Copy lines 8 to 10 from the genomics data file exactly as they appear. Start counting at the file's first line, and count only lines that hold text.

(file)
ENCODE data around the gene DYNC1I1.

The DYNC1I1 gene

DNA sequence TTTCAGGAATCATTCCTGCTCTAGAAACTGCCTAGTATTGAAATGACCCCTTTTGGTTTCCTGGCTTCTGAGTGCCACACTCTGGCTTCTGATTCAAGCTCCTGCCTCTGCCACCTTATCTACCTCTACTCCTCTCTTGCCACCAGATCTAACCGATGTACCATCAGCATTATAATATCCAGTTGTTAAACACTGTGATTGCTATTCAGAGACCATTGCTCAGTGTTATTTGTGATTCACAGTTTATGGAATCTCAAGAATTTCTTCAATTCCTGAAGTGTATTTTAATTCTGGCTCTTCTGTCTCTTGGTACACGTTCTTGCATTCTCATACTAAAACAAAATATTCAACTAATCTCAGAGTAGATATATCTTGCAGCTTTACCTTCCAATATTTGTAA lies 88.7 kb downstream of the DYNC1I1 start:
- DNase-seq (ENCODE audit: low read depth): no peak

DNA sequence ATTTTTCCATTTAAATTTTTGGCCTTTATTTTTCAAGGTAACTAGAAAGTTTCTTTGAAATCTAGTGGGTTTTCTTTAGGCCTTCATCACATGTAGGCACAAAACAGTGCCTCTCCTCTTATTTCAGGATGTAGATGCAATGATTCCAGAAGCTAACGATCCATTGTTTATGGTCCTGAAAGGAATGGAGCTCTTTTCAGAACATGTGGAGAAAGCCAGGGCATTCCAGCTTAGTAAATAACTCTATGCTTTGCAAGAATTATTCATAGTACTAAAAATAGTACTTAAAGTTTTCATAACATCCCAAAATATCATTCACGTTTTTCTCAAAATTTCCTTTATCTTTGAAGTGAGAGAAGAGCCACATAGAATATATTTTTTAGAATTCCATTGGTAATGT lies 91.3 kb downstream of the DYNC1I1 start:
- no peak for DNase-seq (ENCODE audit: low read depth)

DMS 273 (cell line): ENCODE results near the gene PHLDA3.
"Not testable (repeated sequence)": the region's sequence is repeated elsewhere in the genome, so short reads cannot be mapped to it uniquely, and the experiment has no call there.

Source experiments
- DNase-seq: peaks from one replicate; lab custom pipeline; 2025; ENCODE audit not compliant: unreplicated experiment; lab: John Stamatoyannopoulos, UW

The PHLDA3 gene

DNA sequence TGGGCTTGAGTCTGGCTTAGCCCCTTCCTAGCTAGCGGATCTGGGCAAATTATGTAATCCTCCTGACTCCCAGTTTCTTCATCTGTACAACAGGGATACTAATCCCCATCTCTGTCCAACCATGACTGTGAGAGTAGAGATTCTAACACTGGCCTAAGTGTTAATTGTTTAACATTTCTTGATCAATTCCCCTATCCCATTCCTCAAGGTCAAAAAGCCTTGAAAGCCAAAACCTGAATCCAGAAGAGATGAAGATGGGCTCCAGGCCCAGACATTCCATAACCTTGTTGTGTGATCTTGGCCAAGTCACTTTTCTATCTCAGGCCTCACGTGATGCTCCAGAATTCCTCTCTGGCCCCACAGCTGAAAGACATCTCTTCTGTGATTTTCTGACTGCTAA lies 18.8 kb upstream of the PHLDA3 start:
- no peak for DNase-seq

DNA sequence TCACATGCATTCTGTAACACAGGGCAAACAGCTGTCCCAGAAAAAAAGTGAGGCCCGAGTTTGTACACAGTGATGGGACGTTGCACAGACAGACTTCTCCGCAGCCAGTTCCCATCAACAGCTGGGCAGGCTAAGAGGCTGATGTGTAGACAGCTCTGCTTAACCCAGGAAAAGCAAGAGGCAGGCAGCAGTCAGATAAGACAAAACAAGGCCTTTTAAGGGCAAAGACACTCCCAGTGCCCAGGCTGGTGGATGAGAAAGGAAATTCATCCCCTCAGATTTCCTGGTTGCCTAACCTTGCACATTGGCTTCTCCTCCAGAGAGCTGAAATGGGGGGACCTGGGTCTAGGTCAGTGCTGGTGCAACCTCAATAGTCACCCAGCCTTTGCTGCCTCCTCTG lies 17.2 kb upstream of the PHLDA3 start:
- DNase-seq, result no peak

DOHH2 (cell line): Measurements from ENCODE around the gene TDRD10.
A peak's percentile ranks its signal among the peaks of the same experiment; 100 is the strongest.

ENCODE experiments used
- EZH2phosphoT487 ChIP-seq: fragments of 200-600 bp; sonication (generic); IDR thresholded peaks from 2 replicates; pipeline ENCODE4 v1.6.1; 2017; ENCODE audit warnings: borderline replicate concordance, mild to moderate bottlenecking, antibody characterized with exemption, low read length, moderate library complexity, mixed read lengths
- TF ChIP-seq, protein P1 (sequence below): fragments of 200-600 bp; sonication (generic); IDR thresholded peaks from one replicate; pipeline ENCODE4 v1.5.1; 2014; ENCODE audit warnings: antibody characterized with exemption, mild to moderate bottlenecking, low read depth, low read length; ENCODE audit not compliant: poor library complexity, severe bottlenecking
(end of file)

"Not testable (repeated sequence)": the region's sequence is repeated elsewhere in the genome, so short reads cannot be mapped to it uniquely, and the experiment has no call there.

Source experiments
- DNase-seq: peaks from one replicate; lab custom pipeline; 2025; ENCODE audit not compliant: unreplicated experiment; lab: John Stamatoyannopoulos, UW